I just returned from my first All Souls Procession. It was many things.
The overwhelming number of humans gathered together in one place is the first thing that hits you. And then you realize all these people are here because they lost a someone, or maybe more than one someone. My note inside The Urn had four losses on it. There was a wave of emptiness those people pushed ahead of them in that procession. A void not to be filled.
They came to remember. Because something deep inside of us knows that is the path back to wholeness. We can not hide from the pain of loss. We can only heal it if we embrace it fully. We must remember the people we loved and lost.
Grief demands to be felt. And in this space — it was brought out to be felt, turned over and over, shared, cherished, burned, and given up to the heavens as the gift it is. To love means to grieve, for eventually — sometimes through no desire of their own — those whom we love leave us. Only those who have never loved, do not grieve.
I watched the procession this year with my family. We had placed our pain on scrapes of paper in The Urn. As the procession passed by us resolve over took us — next year — we walk and participate not just spectate. It was a unanimous decision.
Souls came by us holding signs, wearing photos, dressed in costumes, pulling floats, on stilts, lit up by lights. They came and they came and they came. The message from all of them was the same though. We. Remember. You. You whom we loved are not forgot. We celebrate with love and joy the time we shared together on this Earth.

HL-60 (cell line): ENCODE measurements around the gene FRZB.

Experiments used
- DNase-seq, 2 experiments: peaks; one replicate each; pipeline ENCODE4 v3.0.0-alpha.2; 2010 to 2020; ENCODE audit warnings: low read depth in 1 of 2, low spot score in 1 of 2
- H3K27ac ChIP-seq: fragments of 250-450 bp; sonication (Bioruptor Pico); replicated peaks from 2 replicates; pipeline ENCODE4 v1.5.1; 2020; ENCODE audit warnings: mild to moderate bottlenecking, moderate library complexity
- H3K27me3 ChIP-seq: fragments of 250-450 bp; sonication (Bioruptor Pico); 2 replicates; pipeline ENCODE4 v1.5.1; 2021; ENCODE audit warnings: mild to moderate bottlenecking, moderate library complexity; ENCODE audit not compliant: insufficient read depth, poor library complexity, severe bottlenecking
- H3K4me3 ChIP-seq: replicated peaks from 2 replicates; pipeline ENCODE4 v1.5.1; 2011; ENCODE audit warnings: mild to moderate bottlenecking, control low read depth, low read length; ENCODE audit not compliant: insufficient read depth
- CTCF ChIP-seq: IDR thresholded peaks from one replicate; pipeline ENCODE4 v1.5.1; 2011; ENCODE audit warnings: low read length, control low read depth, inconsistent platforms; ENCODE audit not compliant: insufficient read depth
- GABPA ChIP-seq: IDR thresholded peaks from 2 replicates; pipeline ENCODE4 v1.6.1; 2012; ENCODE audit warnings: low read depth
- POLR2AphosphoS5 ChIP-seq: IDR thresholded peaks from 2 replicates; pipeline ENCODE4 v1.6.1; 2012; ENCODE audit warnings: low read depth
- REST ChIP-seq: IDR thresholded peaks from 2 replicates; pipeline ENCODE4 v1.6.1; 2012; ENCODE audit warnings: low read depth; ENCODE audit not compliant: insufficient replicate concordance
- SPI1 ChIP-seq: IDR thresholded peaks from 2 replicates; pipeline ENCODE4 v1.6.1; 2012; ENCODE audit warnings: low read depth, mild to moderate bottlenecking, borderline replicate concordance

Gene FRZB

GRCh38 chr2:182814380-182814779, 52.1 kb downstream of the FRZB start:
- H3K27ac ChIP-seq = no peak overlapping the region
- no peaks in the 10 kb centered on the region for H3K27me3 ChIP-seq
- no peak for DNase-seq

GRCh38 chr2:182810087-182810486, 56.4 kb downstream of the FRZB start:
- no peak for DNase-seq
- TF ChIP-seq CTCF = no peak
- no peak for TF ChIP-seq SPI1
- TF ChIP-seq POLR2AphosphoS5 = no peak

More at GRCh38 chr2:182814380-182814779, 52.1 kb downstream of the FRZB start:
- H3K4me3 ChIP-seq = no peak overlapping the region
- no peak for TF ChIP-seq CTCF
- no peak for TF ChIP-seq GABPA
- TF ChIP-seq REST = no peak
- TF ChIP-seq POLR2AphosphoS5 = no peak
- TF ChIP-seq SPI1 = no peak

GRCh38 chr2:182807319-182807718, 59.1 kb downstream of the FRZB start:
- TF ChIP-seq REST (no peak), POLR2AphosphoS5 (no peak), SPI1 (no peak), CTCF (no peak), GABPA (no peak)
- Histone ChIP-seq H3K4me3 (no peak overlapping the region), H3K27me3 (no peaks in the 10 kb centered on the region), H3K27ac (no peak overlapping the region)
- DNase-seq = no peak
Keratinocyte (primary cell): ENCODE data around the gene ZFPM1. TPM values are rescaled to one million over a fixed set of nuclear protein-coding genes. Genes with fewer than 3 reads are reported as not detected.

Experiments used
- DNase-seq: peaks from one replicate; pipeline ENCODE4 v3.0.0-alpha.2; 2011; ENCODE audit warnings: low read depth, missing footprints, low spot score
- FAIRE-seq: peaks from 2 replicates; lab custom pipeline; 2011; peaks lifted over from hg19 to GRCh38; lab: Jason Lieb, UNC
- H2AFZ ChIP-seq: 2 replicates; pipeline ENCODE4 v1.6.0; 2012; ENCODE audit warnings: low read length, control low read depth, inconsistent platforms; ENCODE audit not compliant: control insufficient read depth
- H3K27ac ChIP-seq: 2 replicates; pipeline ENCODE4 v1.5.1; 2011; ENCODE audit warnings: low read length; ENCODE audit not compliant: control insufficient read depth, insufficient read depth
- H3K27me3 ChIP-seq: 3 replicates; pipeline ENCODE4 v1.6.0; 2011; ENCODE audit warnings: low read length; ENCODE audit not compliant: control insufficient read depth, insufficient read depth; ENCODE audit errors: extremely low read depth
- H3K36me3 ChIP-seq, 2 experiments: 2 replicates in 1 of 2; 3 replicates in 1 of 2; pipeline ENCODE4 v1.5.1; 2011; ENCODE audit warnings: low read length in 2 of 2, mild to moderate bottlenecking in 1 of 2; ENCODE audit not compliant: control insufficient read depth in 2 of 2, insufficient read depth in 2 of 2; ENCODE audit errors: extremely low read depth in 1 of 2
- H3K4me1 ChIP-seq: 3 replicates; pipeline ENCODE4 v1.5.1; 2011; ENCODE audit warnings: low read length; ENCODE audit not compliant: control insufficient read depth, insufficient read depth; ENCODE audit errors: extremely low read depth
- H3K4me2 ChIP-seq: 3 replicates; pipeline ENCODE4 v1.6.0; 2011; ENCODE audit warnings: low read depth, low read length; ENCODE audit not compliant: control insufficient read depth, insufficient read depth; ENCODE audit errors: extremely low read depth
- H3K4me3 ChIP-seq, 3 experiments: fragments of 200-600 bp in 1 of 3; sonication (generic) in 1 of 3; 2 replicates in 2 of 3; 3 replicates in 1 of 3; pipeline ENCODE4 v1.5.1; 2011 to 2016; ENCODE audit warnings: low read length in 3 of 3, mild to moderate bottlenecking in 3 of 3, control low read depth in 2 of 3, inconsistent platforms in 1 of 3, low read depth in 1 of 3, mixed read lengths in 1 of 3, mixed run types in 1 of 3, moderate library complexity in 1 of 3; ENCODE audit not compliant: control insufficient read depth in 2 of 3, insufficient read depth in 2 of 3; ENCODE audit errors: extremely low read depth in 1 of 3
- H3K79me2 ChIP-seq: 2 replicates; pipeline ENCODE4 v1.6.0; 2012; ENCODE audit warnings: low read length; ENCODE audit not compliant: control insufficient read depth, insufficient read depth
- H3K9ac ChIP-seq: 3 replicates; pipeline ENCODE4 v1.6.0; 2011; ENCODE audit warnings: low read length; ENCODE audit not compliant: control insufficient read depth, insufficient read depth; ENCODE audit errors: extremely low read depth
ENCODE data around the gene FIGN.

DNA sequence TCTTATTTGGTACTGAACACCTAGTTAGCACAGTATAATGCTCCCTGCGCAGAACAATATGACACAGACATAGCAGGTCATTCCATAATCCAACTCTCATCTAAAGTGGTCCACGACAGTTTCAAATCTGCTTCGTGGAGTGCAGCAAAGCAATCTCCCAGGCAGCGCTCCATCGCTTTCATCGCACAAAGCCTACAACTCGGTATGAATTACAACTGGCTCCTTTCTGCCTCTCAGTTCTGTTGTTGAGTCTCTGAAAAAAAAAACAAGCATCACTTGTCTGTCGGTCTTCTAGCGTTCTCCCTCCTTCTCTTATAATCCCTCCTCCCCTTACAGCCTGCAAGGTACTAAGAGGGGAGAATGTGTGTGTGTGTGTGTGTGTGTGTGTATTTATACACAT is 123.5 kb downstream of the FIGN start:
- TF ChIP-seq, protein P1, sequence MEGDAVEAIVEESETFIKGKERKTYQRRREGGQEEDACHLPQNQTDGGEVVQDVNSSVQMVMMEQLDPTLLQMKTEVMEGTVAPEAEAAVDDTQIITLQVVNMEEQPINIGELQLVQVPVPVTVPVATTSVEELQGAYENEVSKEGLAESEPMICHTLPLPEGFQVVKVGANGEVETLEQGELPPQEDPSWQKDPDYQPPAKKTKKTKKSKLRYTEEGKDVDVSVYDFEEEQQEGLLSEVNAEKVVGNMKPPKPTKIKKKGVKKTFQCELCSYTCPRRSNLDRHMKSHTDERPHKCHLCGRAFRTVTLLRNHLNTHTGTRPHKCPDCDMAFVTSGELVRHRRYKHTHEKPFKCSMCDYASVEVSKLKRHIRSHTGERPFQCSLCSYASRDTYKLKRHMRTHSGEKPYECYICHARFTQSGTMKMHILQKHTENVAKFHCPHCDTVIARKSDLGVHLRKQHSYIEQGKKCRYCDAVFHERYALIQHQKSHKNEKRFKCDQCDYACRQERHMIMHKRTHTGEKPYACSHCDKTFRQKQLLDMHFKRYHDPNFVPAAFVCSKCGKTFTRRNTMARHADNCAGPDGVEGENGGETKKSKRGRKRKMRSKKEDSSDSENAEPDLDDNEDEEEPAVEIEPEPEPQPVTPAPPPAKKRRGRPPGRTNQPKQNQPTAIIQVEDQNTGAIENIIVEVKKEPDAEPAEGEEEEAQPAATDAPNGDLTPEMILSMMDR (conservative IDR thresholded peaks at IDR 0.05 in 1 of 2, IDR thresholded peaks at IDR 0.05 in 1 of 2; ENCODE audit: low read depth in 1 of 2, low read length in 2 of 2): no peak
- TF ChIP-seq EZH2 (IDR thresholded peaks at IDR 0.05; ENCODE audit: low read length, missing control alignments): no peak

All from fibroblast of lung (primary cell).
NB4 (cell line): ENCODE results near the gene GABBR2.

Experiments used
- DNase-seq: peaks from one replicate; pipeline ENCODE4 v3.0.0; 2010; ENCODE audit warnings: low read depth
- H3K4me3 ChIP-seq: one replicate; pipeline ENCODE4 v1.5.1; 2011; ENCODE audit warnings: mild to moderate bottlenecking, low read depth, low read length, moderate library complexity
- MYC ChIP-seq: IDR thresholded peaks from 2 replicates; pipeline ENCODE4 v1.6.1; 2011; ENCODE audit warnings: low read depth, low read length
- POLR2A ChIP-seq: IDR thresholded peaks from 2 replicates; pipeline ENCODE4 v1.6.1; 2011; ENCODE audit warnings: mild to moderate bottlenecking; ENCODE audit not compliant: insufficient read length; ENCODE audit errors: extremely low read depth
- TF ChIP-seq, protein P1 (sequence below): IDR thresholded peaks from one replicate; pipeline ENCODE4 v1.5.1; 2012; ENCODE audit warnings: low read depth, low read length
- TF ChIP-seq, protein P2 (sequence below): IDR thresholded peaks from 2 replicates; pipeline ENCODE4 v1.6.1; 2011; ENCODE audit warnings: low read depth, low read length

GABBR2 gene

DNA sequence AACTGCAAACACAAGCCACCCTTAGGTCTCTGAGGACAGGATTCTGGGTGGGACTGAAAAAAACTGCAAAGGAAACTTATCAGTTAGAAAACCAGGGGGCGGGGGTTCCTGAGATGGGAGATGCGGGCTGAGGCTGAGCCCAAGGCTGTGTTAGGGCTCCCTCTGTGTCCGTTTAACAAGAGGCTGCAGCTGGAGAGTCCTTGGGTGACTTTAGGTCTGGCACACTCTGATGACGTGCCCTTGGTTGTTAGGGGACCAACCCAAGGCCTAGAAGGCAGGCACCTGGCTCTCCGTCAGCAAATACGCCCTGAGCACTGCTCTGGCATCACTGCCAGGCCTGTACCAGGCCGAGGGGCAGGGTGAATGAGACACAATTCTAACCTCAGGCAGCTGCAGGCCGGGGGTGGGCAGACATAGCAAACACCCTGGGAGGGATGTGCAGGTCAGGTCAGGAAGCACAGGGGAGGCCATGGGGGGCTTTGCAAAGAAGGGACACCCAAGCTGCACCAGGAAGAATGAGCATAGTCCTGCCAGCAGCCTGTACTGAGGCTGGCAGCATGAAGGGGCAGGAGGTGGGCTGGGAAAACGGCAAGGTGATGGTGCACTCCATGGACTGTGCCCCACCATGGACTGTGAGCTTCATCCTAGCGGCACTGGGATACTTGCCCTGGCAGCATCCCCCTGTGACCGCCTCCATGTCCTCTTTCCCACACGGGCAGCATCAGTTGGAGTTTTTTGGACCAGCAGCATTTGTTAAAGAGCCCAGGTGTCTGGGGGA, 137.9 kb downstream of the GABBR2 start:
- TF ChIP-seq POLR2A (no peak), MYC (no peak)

At the end of the walk we watched — no felt — the drums of Danza Azteca claim the land. Slowly at first and then with increasing intensity the beat reached out to cleanse the space. The drums beat on and on rhythmatically weaving each of us into the trance. Minutes melted into one another. Time dragged on, because the making of sacred space takes time. We had time. We gave time…time. By the end of their performance you could feel the shift in the air. What had once been an open lot was now sacred ground.
The Tucson Symphony played music, aerial acrobats twirled, performance artists came on stage and portrayed life, birth, death. Through it all we watched knowing what was coming.
And then it happened, suddenly without preamble. The Urn lit up above our heads and you could feel the collective gasp from the crowd. Thousands of souls exhaled into the void. We had shared our pain, taken our collective baggage out and unpacked in public for each other to examine. But yet — there we stood — shoulder to shoulder — exhaling into the void. Together.
And for those few moments as we all watched The Urn burn, we were not alone anymore. We were a community, remembering.
The Dead should always be remembered. They are our future. No one gets out of this life alive. Too many people forget that about life. The transitions. The ending of our lives should be as joyful as the beginning.
And those left behind should have a place to share their memories, their pain, their love and their grief. May all the souls I encountered last night find peace — the living ones and the deceased.
All Souls Procession is funded entirely by donations. Please consider donating. The link is below. Or better yet, come to Tucson next year and participate as well. Bring your grief and prepare to be healed.